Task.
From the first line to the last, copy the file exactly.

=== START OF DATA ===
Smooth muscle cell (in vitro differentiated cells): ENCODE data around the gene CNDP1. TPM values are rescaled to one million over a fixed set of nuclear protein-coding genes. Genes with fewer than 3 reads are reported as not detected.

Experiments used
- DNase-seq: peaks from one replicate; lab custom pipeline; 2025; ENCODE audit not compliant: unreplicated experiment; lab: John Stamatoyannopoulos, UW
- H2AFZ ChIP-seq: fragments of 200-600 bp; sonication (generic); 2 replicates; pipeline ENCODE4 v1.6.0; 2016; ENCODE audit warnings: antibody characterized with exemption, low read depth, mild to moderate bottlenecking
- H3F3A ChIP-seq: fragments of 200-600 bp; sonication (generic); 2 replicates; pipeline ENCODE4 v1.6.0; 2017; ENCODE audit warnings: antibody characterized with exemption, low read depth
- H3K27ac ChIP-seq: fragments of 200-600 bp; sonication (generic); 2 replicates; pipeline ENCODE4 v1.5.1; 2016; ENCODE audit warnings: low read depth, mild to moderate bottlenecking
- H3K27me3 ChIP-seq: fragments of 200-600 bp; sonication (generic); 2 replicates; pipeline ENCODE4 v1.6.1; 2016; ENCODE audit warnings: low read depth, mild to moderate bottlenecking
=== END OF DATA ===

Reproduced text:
Smooth muscle cell (in vitro differentiated cells): ENCODE data around the gene CNDP1. TPM values are rescaled to one million over a fixed set of nuclear protein-coding genes. Genes with fewer than 3 reads are reported as not detected.

Experiments used
- DNase-seq: peaks from one replicate; lab custom pipeline; 2025; ENCODE audit not compliant: unreplicated experiment; lab: John Stamatoyannopoulos, UW
- H2AFZ ChIP-seq: fragments of 200-600 bp; sonication (generic); 2 replicates; pipeline ENCODE4 v1.6.0; 2016; ENCODE audit warnings: antibody characterized with exemption, low read depth, mild to moderate bottlenecking
- H3F3A ChIP-seq: fragments of 200-600 bp; sonication (generic); 2 replicates; pipeline ENCODE4 v1.6.0; 2017; ENCODE audit warnings: antibody characterized with exemption, low read depth
- H3K27ac ChIP-seq: fragments of 200-600 bp; sonication (generic); 2 replicates; pipeline ENCODE4 v1.5.1; 2016; ENCODE audit warnings: low read depth, mild to moderate bottlenecking
- H3K27me3 ChIP-seq: fragments of 200-600 bp; sonication (generic); 2 replicates; pipeline ENCODE4 v1.6.1; 2016; ENCODE audit warnings: low read depth, mild to moderate bottlenecking